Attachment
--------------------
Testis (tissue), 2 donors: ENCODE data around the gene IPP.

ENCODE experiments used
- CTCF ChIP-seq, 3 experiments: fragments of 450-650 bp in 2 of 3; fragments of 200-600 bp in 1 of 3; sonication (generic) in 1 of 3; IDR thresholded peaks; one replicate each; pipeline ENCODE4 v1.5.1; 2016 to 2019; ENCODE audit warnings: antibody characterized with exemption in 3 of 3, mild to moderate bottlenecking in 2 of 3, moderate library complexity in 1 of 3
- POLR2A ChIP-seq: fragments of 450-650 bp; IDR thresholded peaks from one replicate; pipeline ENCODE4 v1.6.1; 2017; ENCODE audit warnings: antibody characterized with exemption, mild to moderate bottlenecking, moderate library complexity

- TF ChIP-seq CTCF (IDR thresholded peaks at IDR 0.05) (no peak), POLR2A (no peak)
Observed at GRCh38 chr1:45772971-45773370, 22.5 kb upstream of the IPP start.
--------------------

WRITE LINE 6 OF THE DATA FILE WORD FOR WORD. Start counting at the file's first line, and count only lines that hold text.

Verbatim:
Observed at GRCh38 chr1:45772971-45773370, 22.5 kb upstream of the IPP start.